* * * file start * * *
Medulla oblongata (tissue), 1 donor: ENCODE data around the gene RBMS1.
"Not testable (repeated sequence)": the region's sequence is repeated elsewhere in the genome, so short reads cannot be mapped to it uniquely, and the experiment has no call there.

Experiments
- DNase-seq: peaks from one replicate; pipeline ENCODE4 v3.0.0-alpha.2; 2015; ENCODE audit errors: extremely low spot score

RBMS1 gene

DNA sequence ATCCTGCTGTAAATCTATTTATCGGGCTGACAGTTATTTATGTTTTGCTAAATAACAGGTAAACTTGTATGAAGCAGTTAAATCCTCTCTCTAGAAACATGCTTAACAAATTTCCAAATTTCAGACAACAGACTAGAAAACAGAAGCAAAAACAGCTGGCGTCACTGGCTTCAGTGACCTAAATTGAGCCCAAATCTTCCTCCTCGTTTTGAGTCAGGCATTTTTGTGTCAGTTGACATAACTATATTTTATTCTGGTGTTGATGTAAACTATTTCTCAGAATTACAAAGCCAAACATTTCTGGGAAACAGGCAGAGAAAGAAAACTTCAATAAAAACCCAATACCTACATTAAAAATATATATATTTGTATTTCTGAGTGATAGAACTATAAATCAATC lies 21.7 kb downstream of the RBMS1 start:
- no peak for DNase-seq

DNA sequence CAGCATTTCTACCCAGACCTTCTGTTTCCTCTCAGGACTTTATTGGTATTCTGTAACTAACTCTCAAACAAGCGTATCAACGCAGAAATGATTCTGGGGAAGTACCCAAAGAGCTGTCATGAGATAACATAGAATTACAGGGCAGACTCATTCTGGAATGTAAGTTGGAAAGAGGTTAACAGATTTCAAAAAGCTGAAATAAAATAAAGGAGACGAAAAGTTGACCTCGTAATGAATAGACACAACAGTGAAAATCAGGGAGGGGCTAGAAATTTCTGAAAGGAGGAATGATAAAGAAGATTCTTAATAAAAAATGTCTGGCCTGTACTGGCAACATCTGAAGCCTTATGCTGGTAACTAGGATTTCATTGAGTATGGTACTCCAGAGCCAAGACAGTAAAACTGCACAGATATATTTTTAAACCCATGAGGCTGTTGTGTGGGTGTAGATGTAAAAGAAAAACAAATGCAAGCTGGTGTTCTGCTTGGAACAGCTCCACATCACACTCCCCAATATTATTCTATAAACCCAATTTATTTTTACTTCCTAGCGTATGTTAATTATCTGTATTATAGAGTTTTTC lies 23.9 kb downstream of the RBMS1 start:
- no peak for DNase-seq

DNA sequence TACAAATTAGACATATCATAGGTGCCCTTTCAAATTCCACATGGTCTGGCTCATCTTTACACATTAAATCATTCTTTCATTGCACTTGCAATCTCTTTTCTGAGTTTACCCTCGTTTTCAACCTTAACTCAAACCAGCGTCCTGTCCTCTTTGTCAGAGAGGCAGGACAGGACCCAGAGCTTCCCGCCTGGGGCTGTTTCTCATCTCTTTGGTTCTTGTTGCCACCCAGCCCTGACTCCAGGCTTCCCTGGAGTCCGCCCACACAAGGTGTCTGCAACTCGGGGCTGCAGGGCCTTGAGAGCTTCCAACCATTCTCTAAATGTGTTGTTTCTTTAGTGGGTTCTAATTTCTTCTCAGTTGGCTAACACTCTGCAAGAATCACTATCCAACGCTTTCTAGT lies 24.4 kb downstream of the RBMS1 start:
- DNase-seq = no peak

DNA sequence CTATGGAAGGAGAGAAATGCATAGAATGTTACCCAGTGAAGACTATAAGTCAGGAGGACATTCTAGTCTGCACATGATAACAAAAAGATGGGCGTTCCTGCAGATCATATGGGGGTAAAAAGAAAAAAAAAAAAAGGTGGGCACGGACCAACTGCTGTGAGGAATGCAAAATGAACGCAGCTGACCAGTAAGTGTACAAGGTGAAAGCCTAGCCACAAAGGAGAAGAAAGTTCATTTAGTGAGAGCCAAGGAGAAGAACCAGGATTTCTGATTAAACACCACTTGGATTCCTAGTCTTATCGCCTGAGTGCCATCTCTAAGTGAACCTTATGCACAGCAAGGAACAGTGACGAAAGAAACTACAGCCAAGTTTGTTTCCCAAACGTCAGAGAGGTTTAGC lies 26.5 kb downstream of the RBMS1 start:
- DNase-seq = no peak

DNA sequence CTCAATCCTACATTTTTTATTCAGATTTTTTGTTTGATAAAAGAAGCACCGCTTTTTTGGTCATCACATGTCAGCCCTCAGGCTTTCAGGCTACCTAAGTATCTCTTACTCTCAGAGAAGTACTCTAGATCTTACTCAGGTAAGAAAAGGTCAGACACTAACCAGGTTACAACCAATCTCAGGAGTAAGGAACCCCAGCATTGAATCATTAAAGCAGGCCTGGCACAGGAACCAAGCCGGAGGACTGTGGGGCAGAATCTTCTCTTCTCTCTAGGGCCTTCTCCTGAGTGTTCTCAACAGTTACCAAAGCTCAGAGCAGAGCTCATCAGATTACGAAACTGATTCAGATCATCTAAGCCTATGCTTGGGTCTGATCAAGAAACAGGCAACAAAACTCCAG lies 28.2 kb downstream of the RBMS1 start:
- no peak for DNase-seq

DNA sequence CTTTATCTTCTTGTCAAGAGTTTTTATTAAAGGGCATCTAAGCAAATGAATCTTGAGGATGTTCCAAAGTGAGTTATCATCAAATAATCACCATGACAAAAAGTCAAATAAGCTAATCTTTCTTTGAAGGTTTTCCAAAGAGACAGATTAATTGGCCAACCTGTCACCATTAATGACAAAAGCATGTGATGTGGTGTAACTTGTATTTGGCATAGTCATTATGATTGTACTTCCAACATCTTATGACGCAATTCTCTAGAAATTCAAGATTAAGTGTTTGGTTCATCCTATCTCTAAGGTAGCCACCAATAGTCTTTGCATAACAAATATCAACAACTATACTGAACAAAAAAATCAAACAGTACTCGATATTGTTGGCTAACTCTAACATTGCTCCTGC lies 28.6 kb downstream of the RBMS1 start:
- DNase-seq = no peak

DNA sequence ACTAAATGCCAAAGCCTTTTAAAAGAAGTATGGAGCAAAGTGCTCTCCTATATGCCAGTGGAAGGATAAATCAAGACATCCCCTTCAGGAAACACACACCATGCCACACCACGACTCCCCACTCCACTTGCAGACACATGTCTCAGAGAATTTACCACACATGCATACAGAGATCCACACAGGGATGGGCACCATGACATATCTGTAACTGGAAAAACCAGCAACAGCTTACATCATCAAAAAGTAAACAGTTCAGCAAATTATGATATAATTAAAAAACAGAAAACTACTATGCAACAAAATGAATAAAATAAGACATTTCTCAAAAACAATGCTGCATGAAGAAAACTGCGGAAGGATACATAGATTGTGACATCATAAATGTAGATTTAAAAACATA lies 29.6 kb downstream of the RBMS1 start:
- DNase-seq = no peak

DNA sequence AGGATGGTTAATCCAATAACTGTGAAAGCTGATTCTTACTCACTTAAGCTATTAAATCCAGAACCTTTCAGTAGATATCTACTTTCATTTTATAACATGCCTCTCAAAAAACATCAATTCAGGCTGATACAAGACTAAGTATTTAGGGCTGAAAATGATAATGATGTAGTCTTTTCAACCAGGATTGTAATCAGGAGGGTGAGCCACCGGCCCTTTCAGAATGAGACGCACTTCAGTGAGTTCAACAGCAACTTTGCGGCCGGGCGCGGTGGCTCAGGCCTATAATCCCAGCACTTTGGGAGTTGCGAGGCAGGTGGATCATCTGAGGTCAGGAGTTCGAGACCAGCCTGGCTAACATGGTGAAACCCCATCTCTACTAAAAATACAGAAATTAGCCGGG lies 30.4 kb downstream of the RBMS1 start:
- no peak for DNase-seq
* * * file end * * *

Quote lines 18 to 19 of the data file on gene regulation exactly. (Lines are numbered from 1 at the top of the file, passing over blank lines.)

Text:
DNA sequence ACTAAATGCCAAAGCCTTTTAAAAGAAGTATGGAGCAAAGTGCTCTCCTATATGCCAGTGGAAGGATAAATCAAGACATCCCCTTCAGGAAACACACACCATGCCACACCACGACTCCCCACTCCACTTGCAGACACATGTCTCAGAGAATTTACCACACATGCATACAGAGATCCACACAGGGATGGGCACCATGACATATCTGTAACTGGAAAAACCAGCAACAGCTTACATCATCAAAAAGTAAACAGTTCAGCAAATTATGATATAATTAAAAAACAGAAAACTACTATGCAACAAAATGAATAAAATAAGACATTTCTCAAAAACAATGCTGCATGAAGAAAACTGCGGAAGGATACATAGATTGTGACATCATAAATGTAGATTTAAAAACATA lies 29.6 kb downstream of the RBMS1 start:
- DNase-seq = no peak